I have read this book once. McCourt seems to write from the perspective of a 5 year old boy. You feel sorry for the life he’s living, but grateful that he’s too young to know just how bad he has it. Tis, the follow-up book was also very good.
  8. The Regulators and
  9. Desperation by Stephen King under the pseudonym Richard Bachman.
    I have read each of these books once. They tackle the same story from 2 completely different perspectives, one from the suburbs and one from a desert town. I’m sure King could tell it another 10 different ways and all would be best sellers. It’s hard to go wrong when you’re starting with gold.
  10. Getting Things Done by David Allen
    I have read this book once, but some parts of it 2 or 3 times. It’s another one Des recommended. It’s a time management book. The biggest tip I took out of it was about adding the next physical step you need to for each item on your to-do list. Doing so allows your brain to consider the loop closed for now and divert effort over to the task at hand.

“How to Make Easy Exercises More Difficult and More Effective”

In How to Make Easy Exercises More Difficult and More Effective by TC from T-nation he gives us a few ways to save time by making some exercises more difficult. I really liked:

Real-World Squats

Let me ask you a question: how often in your life do you walk up to an object hanging from a tree, carefully place it on your shoulders, and lower it to the ground?

Hunters typically don’t find dead deer hanging in trees. Generally, the thing’s lying on the ground and they have to pick it up.

What I’m trying to get at is the conventional squat is screwed up. It’s not a real-world movement. Our entire motor program, from childhood on, was developed to pick things up from the ground instead of the opposite.

That’s probably why a lot of people have trouble learning how to do the squat.

Well, I’ve adjusted the movement. I’ve made it more “real world,” but in doing so, I’ve also made it harder — and consequently, more effective.

I rarely start my squat from a standing position. Instead, I place the loaded bar onto the safety bars of the power rack and start from the ass-down position.

Guess what I’ll be doing next leg day?

Eliminate Body Fat by Eliminating The Need For It

The human body is remarkable at conserving energy. It will quickly adapt to changes in the external environment to create an internal state that it can maintain. You can increase the amount of daily calories you consume and your body will respond by increasing its metabolic rate to burn off the increase. Talk to any body builder and they will tell you that adding 3 pounds of muscle per month requires that you increase your caloric consumption by more than 350 per day; many lifters find that they need to eat an extra 1000-1500 calories per day to add any weight. If the body did not have the ability to adapt and boost metabolic functioning in response to caloric increases they would need just the 350 per day to add 3 pounds per month.

One of the more effective survival mechanism of the body is the fat storage system because it allows humans to store energy during times of food surplus and utilize that stored energy during food shortages. This system is, for the most part, an all or nothing thing – you will either be storing fat or you will be using fat.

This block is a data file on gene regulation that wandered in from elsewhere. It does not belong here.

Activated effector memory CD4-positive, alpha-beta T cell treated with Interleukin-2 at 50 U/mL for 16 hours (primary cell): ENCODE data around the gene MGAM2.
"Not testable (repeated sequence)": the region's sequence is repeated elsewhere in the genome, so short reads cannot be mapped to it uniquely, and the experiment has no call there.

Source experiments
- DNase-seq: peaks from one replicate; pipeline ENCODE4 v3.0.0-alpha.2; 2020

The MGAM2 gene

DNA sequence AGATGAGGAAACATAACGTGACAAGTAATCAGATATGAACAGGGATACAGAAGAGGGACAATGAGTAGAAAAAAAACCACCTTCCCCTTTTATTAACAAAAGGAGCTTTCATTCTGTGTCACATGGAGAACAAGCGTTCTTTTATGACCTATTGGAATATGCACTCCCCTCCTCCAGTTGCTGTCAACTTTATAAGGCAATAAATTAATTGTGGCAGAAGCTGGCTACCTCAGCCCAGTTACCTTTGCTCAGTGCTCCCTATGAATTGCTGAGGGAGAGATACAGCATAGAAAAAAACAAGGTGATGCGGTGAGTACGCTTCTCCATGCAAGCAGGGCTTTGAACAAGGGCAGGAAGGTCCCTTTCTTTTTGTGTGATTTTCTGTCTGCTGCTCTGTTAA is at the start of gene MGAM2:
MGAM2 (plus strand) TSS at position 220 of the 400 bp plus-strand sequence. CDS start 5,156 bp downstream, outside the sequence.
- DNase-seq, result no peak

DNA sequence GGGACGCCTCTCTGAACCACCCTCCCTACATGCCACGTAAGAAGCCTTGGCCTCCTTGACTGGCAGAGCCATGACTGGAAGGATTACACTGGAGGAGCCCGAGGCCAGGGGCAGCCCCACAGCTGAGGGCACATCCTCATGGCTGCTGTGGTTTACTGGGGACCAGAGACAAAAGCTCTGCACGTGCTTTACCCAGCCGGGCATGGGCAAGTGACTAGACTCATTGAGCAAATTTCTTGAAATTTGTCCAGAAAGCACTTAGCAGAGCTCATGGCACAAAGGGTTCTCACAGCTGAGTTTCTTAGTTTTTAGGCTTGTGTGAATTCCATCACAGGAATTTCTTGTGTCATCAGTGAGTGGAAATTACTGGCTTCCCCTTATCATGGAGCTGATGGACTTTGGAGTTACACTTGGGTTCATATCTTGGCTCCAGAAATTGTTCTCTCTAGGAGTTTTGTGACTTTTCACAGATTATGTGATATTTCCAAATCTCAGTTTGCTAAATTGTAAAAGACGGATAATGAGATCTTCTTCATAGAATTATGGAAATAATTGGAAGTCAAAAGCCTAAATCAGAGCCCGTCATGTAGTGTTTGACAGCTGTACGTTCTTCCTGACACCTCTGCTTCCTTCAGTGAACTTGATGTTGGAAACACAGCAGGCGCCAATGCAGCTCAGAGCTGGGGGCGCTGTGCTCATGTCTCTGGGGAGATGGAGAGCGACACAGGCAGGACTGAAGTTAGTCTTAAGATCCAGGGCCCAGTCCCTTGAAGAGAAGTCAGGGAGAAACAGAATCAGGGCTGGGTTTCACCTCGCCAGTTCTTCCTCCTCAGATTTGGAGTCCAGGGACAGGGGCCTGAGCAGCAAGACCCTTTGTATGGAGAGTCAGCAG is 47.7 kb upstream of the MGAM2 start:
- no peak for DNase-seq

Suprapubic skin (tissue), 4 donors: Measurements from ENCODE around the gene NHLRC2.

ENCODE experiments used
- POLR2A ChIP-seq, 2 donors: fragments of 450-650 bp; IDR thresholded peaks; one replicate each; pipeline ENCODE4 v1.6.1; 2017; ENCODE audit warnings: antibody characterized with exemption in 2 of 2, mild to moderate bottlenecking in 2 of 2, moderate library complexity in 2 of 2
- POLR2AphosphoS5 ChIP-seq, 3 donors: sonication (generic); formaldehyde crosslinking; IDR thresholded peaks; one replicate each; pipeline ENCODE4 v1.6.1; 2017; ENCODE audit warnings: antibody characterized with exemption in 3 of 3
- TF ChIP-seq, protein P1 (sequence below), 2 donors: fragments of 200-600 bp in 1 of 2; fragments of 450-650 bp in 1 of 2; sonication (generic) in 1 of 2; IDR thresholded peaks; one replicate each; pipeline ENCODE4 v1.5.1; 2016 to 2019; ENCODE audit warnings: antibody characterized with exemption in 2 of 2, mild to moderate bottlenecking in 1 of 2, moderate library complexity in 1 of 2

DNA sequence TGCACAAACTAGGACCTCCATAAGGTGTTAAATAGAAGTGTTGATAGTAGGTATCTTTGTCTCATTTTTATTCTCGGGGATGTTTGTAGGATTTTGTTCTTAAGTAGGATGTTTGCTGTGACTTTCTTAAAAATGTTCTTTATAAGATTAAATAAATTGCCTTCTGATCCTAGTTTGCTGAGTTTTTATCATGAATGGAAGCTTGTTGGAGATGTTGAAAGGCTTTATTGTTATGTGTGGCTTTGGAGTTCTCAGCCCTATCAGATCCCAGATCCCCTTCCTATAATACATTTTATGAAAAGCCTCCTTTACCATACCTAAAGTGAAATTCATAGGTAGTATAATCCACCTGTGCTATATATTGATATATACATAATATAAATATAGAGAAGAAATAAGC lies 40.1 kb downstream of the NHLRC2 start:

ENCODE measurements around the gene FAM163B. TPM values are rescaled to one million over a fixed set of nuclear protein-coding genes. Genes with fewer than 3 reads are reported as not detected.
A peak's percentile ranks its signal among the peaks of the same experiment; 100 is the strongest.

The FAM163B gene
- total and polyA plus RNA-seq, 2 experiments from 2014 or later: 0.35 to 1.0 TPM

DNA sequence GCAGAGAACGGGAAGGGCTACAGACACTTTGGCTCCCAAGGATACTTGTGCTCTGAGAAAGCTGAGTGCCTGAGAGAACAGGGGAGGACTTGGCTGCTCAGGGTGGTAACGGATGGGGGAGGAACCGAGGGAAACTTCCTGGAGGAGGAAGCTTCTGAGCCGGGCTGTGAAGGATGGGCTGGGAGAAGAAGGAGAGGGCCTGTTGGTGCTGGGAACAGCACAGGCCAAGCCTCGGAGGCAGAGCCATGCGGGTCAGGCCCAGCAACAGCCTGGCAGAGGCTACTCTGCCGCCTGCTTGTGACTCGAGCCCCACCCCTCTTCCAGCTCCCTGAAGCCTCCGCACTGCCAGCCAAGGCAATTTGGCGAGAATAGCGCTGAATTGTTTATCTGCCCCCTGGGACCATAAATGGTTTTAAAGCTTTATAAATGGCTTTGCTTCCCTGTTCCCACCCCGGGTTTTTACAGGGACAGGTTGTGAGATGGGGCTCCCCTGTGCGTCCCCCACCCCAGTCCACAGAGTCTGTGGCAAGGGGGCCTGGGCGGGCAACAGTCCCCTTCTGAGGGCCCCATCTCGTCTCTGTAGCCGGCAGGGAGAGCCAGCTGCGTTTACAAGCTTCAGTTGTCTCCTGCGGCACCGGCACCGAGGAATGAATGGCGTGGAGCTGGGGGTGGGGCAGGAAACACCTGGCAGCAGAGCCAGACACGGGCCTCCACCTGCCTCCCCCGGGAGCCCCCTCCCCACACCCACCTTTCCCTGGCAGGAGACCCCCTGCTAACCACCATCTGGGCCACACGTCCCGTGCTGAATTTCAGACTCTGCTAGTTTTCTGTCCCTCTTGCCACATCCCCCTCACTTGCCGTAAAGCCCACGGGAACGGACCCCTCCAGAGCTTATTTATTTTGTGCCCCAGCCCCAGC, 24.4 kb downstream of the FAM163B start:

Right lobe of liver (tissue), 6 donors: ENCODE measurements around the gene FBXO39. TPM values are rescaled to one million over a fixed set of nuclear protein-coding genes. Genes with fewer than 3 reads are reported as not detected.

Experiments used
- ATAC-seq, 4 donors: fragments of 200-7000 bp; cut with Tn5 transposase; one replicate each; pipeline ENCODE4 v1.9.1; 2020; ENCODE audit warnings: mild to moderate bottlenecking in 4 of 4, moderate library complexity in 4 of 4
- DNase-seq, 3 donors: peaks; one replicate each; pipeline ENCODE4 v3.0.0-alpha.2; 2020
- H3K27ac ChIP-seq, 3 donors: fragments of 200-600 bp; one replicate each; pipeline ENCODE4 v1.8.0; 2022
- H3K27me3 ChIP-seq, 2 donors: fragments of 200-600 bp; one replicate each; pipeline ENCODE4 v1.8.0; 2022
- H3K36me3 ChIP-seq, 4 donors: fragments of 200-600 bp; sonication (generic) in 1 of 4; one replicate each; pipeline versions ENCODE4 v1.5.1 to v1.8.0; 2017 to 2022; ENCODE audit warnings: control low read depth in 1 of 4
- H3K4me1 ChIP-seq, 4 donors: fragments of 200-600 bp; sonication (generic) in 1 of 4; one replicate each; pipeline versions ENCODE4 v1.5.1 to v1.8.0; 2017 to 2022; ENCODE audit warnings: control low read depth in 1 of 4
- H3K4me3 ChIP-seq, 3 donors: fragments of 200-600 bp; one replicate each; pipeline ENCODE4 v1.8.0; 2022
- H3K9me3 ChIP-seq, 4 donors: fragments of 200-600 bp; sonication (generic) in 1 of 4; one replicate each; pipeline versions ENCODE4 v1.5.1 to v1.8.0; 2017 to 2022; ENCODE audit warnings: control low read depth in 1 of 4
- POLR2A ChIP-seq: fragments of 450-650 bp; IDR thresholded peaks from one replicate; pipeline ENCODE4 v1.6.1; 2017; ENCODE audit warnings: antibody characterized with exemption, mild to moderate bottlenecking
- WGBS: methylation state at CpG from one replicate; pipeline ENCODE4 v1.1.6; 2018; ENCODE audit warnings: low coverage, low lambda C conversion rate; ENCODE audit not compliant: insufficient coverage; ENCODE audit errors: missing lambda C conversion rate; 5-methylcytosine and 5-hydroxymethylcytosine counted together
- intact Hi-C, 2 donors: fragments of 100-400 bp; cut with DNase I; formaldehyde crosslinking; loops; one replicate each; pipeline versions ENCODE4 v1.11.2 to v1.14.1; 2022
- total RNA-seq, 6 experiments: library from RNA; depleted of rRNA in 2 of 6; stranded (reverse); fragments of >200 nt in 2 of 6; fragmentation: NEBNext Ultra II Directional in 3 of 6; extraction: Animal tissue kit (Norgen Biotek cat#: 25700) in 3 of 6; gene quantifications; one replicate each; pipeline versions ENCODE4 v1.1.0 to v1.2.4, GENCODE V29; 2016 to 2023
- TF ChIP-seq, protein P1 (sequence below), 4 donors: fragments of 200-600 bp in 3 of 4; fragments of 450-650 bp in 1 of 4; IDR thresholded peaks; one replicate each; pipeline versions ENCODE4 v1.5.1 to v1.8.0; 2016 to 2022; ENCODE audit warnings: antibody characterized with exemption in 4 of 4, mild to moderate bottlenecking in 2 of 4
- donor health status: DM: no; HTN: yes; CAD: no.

Maintaining stored fat requires energy because body fat needs oxygen and, therefore, a blood supply. The cost is small, but over a long period of time, or if there is a lot of body fat, the cost will be dramatically increased. High blood pressure is one consequence to obesity because of the increased need for blood vessels to service the large amount of fat – the heart has to push blood around miles of extra tubing so it has to work harder.

However, the body does rely on what I can transient fat storage / utilization (TFS/U) to help it get through the periods of time when blood sugar level drops to a critical level and food is not eaten. TFS/U deals with periods of less than 12 hours, the usual maximum time that anyone will go without food as a result of sleep. Even people who eat a calorie balanced diet (equal in the amount of energy that they eat vs. what they burn off) will rely on the TFS/U throughout the day because they are eating three meals a day; this feeding schedule is insufficient at delivering the constant energy needs to fuel their daily activity. As a consequence, the body remains motivated to keep storing fat because it is being utilized fairly consistently.

The notion I am putting forward is that, in a caloric equilibrium state, the body will rid itself of excess body fat if we eliminate the need for transient fat storage. The rational is that the body will do what it can to conserve energy. Since body fat requires energy to maintain, energy can be conserved by getting rid of it. However, the only way to eliminate the need for TFS/U is to maintain a constant blood sugar level through frequent feeding and eating food that cause slow and steady increases in blood sugar.

Blunt Force Drama – When Friends Get You Down

Do you have one of those friends who always seems to have bad things happen to them? No matter what is going on in your life, there is something worse going on in theirs. Any joy you try to share with them is beaten back with another story of their victimization. It’s constant drama about stuff you didn’t even know existed let alone mattered. It isn’t just boring, it’s depressing and it’s a tax on your happiness.